Having arrived in the circle of European heads of state, national leaders have a chance to sit back and take a break. Accepted in a milieu of presidents, chancellors and prime ministers, they know they have reached a place where their success will allow them to look down on national opposition parties and their petty criticisms. This is where they can expect to tuck into a generous slice from the copious cake of power. In the absence of any real competition on the European political chessboard, the heads of national governments have upstaged parliaments and parties, and neglected the European Commission. This is what has made the European Council so unique — and also so predictable.

Nothing would more effectively deprive the Council of its power than a conflict that resulted in a return to the old days. As statesmen and stateswomen in such a rarefied environment, our leaders can look down on ideology. And it is for this reason that the Council responded with so much puzzlement to the ephemeral mention of alternatives for European policy in Greek and French election campaigns, which also featured nationalism and populism in guise of universal remedies. Momentarily, the issues were out in the open: the question of expelling Greece from the euro, the choice between more public largesse or another round of belt-tightening, of raising or lowering taxes on the rich.

The immaturity of a continent

But who decides for Europe? Its incomplete institutions? If these functioned more effectively, they would benefit from greater confidence. The fact that critical questions — the issue of democratic legitimacy, the level of supervision and control — have yet to be settled is proof of the continent’s political immaturity. At the same time, national institutions are also too weak to take on the entire weight of Europe. Nation states with their limited interests cannot be expected to represent an entity which, in terms of trade, has long been subject to forces of globalisation: only unity will enable the continent to gain the respect that it merits as a world power.

For more than a decade, Europe has been forced to contend with globalisation. Its first immature reaction was to launch the euro, and to half-heartedly embrace the added-on protocol of the Lisbon Treaty. The continent has never really come to terms with the emergent phenomena of globalisation, the free market, mobile capital and free access to information. And it is in this context that EU governments are increasingly attracted by the nostalgic charms of a patriotism allowing them to seek solace in the cosy comfort of the nation.

But what of stability and democratic procedure? Here too, our performance could hardly be described as stellar, especially when you consider the curate’s egg of the fiscal compact. Of course, respect for sovereignty remains a priority (to ensure that it will survive the Irish referendum), but the document also provides for the transfer of more power to Europe.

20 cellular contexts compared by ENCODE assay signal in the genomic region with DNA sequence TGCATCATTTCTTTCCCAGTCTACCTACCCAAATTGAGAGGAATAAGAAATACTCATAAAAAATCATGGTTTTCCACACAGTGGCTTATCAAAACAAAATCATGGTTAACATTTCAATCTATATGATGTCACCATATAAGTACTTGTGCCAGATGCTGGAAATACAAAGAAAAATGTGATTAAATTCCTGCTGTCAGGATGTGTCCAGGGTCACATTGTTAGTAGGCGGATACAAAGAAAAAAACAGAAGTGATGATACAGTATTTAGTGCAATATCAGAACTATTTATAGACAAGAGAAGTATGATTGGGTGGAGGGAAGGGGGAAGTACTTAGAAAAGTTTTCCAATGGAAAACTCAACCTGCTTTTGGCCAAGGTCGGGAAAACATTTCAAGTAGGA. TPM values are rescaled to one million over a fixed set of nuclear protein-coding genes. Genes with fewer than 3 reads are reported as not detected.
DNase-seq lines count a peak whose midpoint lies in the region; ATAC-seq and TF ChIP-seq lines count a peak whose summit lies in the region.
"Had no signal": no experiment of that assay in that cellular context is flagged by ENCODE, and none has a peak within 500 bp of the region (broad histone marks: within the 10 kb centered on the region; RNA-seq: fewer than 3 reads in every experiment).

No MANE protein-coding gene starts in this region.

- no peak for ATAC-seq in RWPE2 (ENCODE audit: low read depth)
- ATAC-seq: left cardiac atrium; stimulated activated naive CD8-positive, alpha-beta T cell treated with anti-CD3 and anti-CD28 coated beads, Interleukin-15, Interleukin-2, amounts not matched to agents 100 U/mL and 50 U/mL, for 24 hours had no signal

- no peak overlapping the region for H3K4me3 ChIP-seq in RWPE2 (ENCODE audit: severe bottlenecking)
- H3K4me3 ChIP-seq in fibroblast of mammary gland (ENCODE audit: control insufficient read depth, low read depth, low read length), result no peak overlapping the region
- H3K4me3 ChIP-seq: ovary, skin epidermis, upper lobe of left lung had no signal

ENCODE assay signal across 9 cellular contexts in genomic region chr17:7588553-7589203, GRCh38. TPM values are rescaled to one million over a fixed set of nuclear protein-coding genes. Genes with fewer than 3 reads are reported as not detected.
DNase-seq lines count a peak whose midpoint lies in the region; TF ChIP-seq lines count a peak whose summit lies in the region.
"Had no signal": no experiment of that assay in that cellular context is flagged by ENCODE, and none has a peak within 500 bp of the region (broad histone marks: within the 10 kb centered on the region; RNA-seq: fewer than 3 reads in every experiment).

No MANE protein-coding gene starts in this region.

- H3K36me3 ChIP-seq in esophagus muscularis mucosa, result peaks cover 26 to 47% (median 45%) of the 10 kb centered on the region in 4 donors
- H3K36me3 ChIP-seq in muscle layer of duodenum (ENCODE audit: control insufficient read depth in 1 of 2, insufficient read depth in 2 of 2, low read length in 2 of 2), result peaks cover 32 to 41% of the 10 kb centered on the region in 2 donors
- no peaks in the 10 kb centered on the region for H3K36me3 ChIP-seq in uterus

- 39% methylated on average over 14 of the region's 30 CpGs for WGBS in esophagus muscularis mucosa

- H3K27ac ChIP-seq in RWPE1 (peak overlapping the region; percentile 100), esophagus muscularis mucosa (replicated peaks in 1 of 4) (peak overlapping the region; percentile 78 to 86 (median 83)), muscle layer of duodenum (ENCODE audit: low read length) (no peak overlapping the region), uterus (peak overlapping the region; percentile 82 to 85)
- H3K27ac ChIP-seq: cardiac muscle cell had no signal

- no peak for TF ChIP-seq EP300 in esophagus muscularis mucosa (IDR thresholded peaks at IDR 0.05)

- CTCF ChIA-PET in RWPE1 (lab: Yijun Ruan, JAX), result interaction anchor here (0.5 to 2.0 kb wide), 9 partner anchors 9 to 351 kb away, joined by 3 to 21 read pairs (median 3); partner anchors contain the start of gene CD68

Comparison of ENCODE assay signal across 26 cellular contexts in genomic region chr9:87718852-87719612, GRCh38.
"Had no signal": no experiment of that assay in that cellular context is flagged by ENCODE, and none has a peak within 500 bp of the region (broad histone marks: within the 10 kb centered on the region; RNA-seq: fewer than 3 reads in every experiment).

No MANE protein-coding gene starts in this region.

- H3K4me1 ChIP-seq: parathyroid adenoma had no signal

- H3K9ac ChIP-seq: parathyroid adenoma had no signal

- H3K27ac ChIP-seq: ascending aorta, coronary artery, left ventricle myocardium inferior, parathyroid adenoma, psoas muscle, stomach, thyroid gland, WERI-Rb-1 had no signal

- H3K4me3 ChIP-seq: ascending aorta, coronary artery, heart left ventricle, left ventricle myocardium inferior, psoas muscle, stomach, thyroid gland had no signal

Passion is lacking in Europe

Have we reached the limits of consensus within the Union? Does Europe need to explore alternative options, ideological and otherwise? When François Hollande trotted out his socialist hobbyhorses in the presidential campaign, the German chancellor was not the only one to pull a face. Did the crisis really have to lead to a clash over the political credo of the right? Did we really have to go back to the days of "comrades" and hackneyed ideologies? Would there be yet another game of socialists and neo-liberals, and yet another battle with the partisans of state control and the redistribution of wealth?

In conjuring up a desire for ideology, the new president has inadvertently highlighted something that was lacking in Europe: freedom of choice, opposing sides, democratic debate – and with them the passionate beliefs that drive people to engage with politics. François Hollande’s instinctive response has demonstrated that such passion can win an election.

Nonetheless we should sound a note of caution. Europe is not sufficiently strong to assume the weight of ideological confrontation. Not yet. François Hollande will quickly realise, now that he has entered the club of the powerful, that the major problems facing the European continent can only be successfully addressed by grand coalitions. As a realist, he will demonstrate his mastery of consensus alongside the German chancellor. But as a French idealist he will also be careful not to neglect his ideological roots. And looking to the future, when these roots become sufficiently strong, Europe and its institutions will one day be able to support a more virulent political debate.